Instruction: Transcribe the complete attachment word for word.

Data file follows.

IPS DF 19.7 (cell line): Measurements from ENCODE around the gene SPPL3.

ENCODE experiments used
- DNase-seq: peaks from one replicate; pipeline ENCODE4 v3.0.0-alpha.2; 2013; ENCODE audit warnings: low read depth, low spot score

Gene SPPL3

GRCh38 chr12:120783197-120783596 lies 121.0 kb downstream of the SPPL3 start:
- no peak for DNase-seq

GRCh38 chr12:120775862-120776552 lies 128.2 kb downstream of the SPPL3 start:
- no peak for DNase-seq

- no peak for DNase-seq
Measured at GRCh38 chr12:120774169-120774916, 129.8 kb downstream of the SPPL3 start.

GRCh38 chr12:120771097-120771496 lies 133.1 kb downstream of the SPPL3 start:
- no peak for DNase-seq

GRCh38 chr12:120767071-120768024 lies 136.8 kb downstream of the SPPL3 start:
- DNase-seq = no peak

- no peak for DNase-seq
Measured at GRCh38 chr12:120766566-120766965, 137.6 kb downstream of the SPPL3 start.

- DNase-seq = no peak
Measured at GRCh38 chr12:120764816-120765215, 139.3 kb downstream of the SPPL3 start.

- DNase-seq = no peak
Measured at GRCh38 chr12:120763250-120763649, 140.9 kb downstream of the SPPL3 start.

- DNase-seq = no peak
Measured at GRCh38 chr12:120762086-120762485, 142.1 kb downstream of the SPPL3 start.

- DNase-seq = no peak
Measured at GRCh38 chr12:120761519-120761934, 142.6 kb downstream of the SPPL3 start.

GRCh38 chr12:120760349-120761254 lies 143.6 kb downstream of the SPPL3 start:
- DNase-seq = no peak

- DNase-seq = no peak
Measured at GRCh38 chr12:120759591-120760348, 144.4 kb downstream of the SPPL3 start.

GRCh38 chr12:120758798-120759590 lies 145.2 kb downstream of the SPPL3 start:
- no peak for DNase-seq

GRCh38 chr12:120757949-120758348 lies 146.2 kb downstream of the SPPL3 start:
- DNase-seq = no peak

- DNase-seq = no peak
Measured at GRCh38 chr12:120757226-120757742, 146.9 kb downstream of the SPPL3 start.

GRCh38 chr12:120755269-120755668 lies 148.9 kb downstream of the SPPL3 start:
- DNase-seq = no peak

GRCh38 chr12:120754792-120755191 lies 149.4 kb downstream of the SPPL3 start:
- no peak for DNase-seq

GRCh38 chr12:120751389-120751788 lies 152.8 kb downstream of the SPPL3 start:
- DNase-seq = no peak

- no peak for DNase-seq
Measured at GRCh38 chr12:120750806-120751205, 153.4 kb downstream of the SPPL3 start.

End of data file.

IPS DF 19.7 (cell line): Measurements from ENCODE around the gene SPPL3.

ENCODE experiments used
- DNase-seq: peaks from one replicate; pipeline ENCODE4 v3.0.0-alpha.2; 2013; ENCODE audit warnings: low read depth, low spot score

Gene SPPL3

GRCh38 chr12:120783197-120783596 lies 121.0 kb downstream of the SPPL3 start:
- no peak for DNase-seq

GRCh38 chr12:120775862-120776552 lies 128.2 kb downstream of the SPPL3 start:
- no peak for DNase-seq

- no peak for DNase-seq
Measured at GRCh38 chr12:120774169-120774916, 129.8 kb downstream of the SPPL3 start.

GRCh38 chr12:120771097-120771496 lies 133.1 kb downstream of the SPPL3 start:
- no peak for DNase-seq

GRCh38 chr12:120767071-120768024 lies 136.8 kb downstream of the SPPL3 start:
- DNase-seq = no peak

- no peak for DNase-seq
Measured at GRCh38 chr12:120766566-120766965, 137.6 kb downstream of the SPPL3 start.

- DNase-seq = no peak
Measured at GRCh38 chr12:120764816-120765215, 139.3 kb downstream of the SPPL3 start.

- DNase-seq = no peak
Measured at GRCh38 chr12:120763250-120763649, 140.9 kb downstream of the SPPL3 start.

- DNase-seq = no peak
Measured at GRCh38 chr12:120762086-120762485, 142.1 kb downstream of the SPPL3 start.

- DNase-seq = no peak
Measured at GRCh38 chr12:120761519-120761934, 142.6 kb downstream of the SPPL3 start.

GRCh38 chr12:120760349-120761254 lies 143.6 kb downstream of the SPPL3 start:
- DNase-seq = no peak

- DNase-seq = no peak
Measured at GRCh38 chr12:120759591-120760348, 144.4 kb downstream of the SPPL3 start.

GRCh38 chr12:120758798-120759590 lies 145.2 kb downstream of the SPPL3 start:
- no peak for DNase-seq

GRCh38 chr12:120757949-120758348 lies 146.2 kb downstream of the SPPL3 start:
- DNase-seq = no peak

- DNase-seq = no peak
Measured at GRCh38 chr12:120757226-120757742, 146.9 kb downstream of the SPPL3 start.

GRCh38 chr12:120755269-120755668 lies 148.9 kb downstream of the SPPL3 start:
- DNase-seq = no peak

GRCh38 chr12:120754792-120755191 lies 149.4 kb downstream of the SPPL3 start:
- no peak for DNase-seq

GRCh38 chr12:120751389-120751788 lies 152.8 kb downstream of the SPPL3 start:
- DNase-seq = no peak

- no peak for DNase-seq
Measured at GRCh38 chr12:120750806-120751205, 153.4 kb downstream of the SPPL3 start.